When spin doctors repeatedly assure the media that the prime minister and chancellor are working well together, it is normally a sign that rumours of tensions between them are true.
It happened with Tony Blair and Gordon Brown, and now with Boris Johnson and Sajid Javid. Although the chancellor’s resignation shocked Westminster, there were warning signs that all was not well between 10 and 11 Downing Street.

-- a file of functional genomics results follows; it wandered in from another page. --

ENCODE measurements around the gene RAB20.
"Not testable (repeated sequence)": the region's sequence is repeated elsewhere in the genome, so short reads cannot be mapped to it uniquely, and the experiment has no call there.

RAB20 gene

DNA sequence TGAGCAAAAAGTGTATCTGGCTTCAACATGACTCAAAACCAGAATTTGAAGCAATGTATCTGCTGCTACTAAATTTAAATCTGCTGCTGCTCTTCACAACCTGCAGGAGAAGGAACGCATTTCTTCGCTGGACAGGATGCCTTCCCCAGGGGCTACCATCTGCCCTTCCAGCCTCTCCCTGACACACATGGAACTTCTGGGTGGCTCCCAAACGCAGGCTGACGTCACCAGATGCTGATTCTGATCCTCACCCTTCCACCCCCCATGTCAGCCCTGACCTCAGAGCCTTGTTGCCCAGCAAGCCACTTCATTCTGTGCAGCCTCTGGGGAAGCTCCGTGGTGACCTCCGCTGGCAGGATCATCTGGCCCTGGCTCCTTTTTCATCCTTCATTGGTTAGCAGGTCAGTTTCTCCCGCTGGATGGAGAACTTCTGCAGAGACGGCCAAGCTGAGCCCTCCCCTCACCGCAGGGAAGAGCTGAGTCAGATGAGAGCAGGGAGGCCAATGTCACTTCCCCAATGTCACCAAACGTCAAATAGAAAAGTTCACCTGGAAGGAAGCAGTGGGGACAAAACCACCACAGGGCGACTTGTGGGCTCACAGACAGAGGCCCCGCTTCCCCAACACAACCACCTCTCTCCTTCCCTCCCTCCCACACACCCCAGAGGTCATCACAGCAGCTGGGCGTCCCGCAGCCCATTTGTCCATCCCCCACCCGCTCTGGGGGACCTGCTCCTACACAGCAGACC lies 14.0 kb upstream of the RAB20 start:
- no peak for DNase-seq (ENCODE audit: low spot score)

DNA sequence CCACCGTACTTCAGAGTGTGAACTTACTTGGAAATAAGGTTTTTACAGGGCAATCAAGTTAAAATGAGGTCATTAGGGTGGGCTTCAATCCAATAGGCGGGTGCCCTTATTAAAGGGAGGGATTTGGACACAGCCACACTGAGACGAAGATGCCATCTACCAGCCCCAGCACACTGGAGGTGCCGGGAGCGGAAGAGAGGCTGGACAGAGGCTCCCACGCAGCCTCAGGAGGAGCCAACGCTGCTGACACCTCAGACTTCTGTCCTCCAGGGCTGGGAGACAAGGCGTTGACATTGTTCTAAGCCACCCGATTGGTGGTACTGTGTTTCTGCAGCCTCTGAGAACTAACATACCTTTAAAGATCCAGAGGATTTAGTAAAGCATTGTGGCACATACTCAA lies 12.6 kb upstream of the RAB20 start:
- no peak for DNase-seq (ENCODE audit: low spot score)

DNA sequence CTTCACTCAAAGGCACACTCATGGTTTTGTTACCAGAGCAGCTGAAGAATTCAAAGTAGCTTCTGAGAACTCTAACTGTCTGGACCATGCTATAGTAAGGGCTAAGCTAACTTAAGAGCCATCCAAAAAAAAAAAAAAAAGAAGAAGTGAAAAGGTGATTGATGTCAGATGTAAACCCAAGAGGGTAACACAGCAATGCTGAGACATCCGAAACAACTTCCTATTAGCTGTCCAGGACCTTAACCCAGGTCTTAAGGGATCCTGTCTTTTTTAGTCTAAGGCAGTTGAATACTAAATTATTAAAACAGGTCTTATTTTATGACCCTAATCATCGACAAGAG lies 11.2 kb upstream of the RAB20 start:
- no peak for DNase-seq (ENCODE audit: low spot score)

Last August, Dominic Cummings, Johnson’s most influential aide, summarily sacked Sonia Khan, one of Javid’s special advisers. There have been persistent rumours that some Johnson allies did not rate Javid’s performance as chancellor. They talked up his deputy Rishi Sunak, an early backer of Johnson in last year’s Tory leadership election, when Javid ran against him. Sunak was handed two TV debates in the general election campaign, and Javid none – despite his seniority. Rumours swirled that Javid intended to press Johnson to dismiss the controversial Cummings after the election, but backed off when he won a thumping majority.
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